Cutting Oversize Stock Pieces: Best Practices?

so I feel a bit like the dog that caught the car.

I managed to get through a whole workflow and cut a complex shape into a work piece.
The work piece is a piece of firewood which is 9" by 6.5" x 30"+

OK, so now I want to snip that off the end, maybe in a way that allows it to stand up with the face angled forward, like a bookend or something. Sounds easy… right?

So I get out the electric hand saw, blade is not really long enough… gonna be a really shaky cut, not really liking that option.
go visit a friend with a circular table saw, the blade is only 10", the blade is not large enough to cut all the way through.
Friend suggests band saw, so I take my head over to Harbor Freight, discover the work piece is too thick for either a 9" or a `14" band saw.

So now I am wondering, what are my options to do this on a controlled cut?
Can you put a chain saw on a table?
What are the affordable options for cutting larger work pieces?

Any advice on this gratefully appreciated.

You could cut it with a chain saw and smooth the end off with a belt sander.

standard manual handsaw but that’s just me.

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is there a way to control that chain saw cut for angle?
I’m not a fan of hand controlled / unstructured cut boundaries…

I’m with @rpegg Handsaw

It takes practice…use a handsaw.

If I didn’t have a bandsaw with a 12inch DOC I would cut that with a handsaw. preferably a Japanese style pull saw ,

can you share a picture of the frame guide so I can see what you mean?

I’m not sure if this is practical as an answer but it sure does look like fun:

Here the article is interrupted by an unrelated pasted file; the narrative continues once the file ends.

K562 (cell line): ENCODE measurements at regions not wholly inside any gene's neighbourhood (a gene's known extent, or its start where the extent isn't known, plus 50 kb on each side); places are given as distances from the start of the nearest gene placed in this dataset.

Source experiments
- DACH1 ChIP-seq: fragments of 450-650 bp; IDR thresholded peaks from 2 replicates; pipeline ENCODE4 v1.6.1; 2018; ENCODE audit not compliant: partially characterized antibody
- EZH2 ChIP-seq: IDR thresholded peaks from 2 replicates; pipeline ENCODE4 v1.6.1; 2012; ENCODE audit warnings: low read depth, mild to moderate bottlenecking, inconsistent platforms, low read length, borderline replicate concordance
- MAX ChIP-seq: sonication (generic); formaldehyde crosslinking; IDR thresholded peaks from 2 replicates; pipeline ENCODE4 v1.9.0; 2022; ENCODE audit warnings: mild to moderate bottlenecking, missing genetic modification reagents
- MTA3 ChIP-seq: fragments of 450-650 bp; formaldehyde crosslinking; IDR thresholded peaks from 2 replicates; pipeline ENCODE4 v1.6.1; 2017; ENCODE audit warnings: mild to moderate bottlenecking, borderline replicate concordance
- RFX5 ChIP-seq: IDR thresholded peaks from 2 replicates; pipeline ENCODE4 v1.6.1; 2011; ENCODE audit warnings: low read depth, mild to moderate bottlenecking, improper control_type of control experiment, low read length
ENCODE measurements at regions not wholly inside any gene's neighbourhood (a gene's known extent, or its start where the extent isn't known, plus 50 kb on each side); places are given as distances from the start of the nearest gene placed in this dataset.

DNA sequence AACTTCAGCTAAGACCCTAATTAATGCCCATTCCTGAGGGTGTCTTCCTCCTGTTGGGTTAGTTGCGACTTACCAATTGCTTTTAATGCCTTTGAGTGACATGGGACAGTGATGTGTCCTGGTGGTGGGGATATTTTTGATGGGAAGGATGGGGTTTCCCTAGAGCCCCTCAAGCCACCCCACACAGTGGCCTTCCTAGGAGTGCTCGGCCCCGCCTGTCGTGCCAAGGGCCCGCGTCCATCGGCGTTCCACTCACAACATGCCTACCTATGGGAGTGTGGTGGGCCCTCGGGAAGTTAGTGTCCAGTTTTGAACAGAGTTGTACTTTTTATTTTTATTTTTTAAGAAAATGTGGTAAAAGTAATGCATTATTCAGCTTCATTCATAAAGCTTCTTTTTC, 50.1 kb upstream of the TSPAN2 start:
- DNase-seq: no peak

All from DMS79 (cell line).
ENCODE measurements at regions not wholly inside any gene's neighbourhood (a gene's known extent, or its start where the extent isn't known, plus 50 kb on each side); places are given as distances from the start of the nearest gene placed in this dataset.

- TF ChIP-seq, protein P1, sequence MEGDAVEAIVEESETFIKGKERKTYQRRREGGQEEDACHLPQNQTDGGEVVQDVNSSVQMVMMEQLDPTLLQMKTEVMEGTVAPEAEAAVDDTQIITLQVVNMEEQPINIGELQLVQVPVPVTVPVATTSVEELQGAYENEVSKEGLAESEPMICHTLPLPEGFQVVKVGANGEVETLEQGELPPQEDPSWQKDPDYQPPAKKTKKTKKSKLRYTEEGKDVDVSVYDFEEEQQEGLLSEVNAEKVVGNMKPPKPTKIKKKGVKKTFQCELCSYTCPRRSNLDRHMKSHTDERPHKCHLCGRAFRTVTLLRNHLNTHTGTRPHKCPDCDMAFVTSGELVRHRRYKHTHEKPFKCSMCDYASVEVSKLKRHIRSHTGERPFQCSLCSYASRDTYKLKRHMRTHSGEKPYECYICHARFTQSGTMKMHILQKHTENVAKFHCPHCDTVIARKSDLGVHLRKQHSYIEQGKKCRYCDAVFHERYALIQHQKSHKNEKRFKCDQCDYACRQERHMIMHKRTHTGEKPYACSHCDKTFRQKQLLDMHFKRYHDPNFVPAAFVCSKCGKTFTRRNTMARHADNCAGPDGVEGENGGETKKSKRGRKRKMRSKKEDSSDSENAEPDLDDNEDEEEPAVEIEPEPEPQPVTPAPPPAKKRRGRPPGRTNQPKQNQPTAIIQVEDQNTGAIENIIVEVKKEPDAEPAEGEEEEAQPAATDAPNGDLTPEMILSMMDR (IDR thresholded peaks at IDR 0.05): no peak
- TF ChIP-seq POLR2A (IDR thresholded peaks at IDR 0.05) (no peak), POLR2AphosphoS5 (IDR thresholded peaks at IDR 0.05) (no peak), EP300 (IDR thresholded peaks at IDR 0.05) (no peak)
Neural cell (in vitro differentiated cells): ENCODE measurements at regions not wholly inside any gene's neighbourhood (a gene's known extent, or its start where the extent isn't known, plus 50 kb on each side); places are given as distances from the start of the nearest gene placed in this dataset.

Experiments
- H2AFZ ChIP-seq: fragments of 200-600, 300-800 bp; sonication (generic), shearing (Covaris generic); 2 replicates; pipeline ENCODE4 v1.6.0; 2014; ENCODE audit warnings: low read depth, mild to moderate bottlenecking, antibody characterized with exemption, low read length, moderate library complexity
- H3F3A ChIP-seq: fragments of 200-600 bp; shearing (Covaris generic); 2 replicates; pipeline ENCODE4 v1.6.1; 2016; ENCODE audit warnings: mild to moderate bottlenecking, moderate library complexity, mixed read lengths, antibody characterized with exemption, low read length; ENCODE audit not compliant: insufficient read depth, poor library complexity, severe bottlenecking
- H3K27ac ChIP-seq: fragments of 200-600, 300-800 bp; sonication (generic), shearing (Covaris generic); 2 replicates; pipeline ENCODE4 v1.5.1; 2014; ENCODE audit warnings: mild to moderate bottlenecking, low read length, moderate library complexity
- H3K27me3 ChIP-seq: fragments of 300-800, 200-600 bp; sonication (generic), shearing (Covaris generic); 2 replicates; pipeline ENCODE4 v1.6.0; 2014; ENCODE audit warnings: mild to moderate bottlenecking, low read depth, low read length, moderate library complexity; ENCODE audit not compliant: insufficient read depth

Prazi Beam Cutter on Amazon

part of my motivation is that I have a 1000mm X-carve and can easily seeing the diameters of the ends I am carving into going up quite significantly.
They don’t usually come sliced thin like pizza, so I need a solution that will scale to 2-3x what I am showing in the picture…

I would probably use a crosscut sled on a table saw. Crank the height up on the blade of the table saw, cut one side, flip and cut the other side. Then use a hand saw to cut the remaining middle piece to complete the cut. That will be quicker and much less effort than handsawing the whole thing !

Either way, you’re probably looking at using a belt sander to even everything up no matter how you cut it.

One of the challenges is making sure everything is square. You might want to invest in a laser level to project straight lines onto the wood, so that you can mark the cuts.

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Handsaw, cut it oversize. Flip it over onto your XC and facemill the cut end smooth.

That’s what I’d do anyway.

Really cool piece btw.

Just because I know you guys will be amused by it,
here are the chainsaw-based options I have found, in rising order of expensiveness:

my instinct, since I have very little money for this, is to go with the first option, and attach it to an electirc chainsaw in a 16" range. Will give me controlled cuts, should be enough DOC if I set it up right, and will let me see if the need for something more sophisticated is there.

As always, comments and advice welcomed.

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WOW! The manufacturer really thinks alot of that third option!

Really neat but it sure doesn’t look like it’s 3000.00 worth of neat.

not suggesting anything here…
but you could probably throw something like that together in a few hours with some makerslide and some v-wheels…

as kits go, if you could make it rigid enough for a workshop, you might sell a few…

It’d look pretty good as it is, mounted somewhere above the woodpile.

For cutting across the grain, you need a crosscut saw. Ripping is with the grain.
Handsaw is the easiest/cheapest option.

I would like to take it on an airplane in a couple of weeks,
not so portable the way it is…

If there is a cabinet shop or a mill close by I’m sure they would have equipment that cut just the way you want.

After 5 days talking about this. Use a handsaw even if it takes a hour to do it.

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